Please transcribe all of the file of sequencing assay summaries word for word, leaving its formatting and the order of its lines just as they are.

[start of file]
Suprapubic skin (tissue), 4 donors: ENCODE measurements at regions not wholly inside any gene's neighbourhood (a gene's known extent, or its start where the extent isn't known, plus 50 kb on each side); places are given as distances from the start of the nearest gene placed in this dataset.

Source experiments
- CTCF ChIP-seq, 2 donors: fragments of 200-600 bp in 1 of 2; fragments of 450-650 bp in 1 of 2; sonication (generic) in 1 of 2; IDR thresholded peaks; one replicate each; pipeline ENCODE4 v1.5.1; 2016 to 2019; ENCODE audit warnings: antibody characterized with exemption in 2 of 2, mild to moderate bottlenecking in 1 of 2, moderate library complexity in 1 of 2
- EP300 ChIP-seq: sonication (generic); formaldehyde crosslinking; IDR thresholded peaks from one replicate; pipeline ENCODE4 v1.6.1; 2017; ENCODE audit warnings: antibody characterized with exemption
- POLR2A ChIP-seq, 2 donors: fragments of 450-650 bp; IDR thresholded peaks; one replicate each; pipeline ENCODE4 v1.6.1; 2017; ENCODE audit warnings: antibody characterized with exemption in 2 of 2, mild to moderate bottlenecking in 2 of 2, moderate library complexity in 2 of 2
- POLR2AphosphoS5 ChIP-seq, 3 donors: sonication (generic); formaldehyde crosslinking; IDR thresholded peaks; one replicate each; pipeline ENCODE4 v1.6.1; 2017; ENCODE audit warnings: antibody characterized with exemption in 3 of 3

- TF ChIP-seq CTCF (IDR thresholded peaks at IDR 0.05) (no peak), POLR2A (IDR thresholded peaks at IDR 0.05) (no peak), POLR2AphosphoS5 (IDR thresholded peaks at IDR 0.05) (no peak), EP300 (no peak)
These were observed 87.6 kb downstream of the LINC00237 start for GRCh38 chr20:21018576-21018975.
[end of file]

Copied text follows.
Suprapubic skin (tissue), 4 donors: ENCODE measurements at regions not wholly inside any gene's neighbourhood (a gene's known extent, or its start where the extent isn't known, plus 50 kb on each side); places are given as distances from the start of the nearest gene placed in this dataset.

Source experiments
- CTCF ChIP-seq, 2 donors: fragments of 200-600 bp in 1 of 2; fragments of 450-650 bp in 1 of 2; sonication (generic) in 1 of 2; IDR thresholded peaks; one replicate each; pipeline ENCODE4 v1.5.1; 2016 to 2019; ENCODE audit warnings: antibody characterized with exemption in 2 of 2, mild to moderate bottlenecking in 1 of 2, moderate library complexity in 1 of 2
- EP300 ChIP-seq: sonication (generic); formaldehyde crosslinking; IDR thresholded peaks from one replicate; pipeline ENCODE4 v1.6.1; 2017; ENCODE audit warnings: antibody characterized with exemption
- POLR2A ChIP-seq, 2 donors: fragments of 450-650 bp; IDR thresholded peaks; one replicate each; pipeline ENCODE4 v1.6.1; 2017; ENCODE audit warnings: antibody characterized with exemption in 2 of 2, mild to moderate bottlenecking in 2 of 2, moderate library complexity in 2 of 2
- POLR2AphosphoS5 ChIP-seq, 3 donors: sonication (generic); formaldehyde crosslinking; IDR thresholded peaks; one replicate each; pipeline ENCODE4 v1.6.1; 2017; ENCODE audit warnings: antibody characterized with exemption in 3 of 3

- TF ChIP-seq CTCF (IDR thresholded peaks at IDR 0.05) (no peak), POLR2A (IDR thresholded peaks at IDR 0.05) (no peak), POLR2AphosphoS5 (IDR thresholded peaks at IDR 0.05) (no peak), EP300 (no peak)
These were observed 87.6 kb downstream of the LINC00237 start for GRCh38 chr20:21018576-21018975.